A San Francisco State University photojournalism student who was at the scene of a San Francisco Bayview neighborhood street killing was a working journalist in the eyes of state law and did not have to surrender his photos to police, a judge ruled last week.
San Francisco Superior Court Judge Tomar Mason ordered police to return evidence they seized from the student’s apartment after the killing, saying the student was covered by California’s shield law for journalists. The law allows journalists to keep sources confidential and to withhold unpublished information from law enforcement.
The 22-year-old student has refused to talk to police about what he saw April 17 when Norris Bennett, 21, was gunned down during a dice game at Griffith Street and Navy Road.
His attorneys say the man fears for his life and does not want his name publicized.
San Francisco police obtained a search warrant for his apartment in May and seized photos and other items. The student, who was with Bennett to gather material for a project on life in the Bayview, demanded that the search warrant be quashed and the items returned to him.
Mason ruled that evidence that the student had been acting as a journalist was “uncontroverted,” said Michael Ng, the student’s attorney.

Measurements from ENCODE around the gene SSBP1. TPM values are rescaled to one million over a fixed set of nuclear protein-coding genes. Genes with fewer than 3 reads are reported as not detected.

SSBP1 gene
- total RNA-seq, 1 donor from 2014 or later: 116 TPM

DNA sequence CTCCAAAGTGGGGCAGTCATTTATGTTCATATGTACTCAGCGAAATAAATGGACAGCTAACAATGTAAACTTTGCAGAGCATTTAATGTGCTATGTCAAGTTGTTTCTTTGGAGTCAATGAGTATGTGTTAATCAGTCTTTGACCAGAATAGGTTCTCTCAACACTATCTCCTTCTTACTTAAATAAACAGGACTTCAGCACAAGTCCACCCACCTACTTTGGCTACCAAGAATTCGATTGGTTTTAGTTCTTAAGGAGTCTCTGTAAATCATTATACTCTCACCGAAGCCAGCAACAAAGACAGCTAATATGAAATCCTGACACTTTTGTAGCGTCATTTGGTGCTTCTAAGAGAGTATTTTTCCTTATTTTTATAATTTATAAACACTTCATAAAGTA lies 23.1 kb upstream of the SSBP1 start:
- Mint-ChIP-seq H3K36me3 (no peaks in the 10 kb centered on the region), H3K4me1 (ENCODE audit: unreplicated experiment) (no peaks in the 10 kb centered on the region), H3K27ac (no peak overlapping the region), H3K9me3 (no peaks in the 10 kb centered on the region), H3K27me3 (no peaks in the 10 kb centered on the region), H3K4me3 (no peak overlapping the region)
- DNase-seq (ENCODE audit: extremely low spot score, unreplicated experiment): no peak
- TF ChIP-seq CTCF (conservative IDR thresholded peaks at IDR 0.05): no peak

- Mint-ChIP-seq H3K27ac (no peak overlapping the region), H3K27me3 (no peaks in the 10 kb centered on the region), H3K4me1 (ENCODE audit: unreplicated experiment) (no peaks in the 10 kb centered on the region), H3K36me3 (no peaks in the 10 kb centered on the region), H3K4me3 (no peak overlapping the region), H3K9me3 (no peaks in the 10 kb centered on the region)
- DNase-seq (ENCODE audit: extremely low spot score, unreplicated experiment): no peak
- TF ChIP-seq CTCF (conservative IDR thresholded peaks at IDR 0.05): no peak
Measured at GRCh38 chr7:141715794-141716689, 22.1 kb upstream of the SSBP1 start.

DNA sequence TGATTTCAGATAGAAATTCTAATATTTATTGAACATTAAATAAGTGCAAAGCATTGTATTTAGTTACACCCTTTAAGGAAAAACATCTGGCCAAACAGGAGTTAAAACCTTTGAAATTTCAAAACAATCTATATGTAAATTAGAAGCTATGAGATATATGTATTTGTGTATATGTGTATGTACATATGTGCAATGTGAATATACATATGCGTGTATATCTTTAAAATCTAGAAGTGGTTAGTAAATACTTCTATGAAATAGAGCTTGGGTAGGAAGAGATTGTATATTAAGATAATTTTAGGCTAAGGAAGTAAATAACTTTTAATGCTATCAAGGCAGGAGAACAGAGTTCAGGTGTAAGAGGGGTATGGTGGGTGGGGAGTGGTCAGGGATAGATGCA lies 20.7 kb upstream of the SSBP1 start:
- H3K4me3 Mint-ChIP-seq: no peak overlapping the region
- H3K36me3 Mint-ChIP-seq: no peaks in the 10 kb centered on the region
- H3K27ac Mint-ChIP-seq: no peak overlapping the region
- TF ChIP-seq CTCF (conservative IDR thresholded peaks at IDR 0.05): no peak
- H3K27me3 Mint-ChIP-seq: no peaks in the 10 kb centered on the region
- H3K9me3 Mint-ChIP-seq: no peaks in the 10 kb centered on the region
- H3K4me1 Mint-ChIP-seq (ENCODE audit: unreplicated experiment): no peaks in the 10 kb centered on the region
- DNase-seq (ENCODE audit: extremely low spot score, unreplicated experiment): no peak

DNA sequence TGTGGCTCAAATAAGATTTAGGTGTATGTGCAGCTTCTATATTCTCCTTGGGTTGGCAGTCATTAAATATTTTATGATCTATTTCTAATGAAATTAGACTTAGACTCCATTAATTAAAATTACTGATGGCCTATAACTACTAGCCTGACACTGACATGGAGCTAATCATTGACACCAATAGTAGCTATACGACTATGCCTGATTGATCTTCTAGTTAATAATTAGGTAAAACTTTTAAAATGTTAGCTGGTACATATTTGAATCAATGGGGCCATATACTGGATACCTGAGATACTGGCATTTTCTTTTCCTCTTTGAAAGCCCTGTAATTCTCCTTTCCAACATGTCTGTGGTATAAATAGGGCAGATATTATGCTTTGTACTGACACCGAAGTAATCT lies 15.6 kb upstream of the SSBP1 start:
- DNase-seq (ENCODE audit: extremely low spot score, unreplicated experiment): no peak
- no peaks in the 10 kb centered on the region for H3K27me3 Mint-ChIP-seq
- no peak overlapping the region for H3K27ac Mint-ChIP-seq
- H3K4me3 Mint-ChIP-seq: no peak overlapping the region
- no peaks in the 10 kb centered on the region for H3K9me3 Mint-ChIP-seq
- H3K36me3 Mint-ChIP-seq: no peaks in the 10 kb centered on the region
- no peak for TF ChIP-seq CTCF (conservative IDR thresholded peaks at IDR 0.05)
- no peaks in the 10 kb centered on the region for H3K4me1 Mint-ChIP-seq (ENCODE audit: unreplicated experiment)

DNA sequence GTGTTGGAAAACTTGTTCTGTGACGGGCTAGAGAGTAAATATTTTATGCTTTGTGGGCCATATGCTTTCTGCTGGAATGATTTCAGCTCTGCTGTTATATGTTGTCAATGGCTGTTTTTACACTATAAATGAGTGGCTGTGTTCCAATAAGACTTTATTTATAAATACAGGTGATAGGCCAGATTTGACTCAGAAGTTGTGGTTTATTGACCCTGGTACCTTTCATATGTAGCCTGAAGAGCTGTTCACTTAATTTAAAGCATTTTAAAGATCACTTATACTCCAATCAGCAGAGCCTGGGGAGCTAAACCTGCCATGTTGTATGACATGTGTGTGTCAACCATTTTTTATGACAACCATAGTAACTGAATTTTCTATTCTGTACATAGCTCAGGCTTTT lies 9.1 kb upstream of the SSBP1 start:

No one has been arrested in Bennett’s killing.
“We’re just going to try to find another angle – we’re just going to find some witnesses who aren’t cowards, like this student is, hiding behind the shield law,” said San Francisco Police Lt. Mike Stasko of the police homicide detail.
Ng argued that his client was a freelancer, and that courts have ruled that freelancers and bloggers are protected under the shield law.
He told the court that his client was trying to shop the project to the Wall Street Journal and the Bay Area News Group, publisher of the San Jose Mercury, Oakland Tribune and Contra Costa Times.
One blogger wrote, “Not only is this (student) a coward, he should be charged as an accomplice. When an eyewitness refuses to tell the police what he saw, the police cannot do ‘their job’. No sympathy at all.”
Another wrote, “While the police are charged with finding bad guys almost all murders are solved by witnesses or cameras. This young man has the ability to get a killer off the street…but WONT!! This killer could kill your family, your son, daughter or significant other one day. How would you feel if the murdered responsible for the death of your loved one was not in jail because somebody did not want to anonymously drop some photos and a note off at the local police dept. I know I would be very upset…How can SFPD afford witness protection for someone? All they need are the photos…..they do not need the person who took them….Its called being anonymous!!”
From San Francisco Chronicle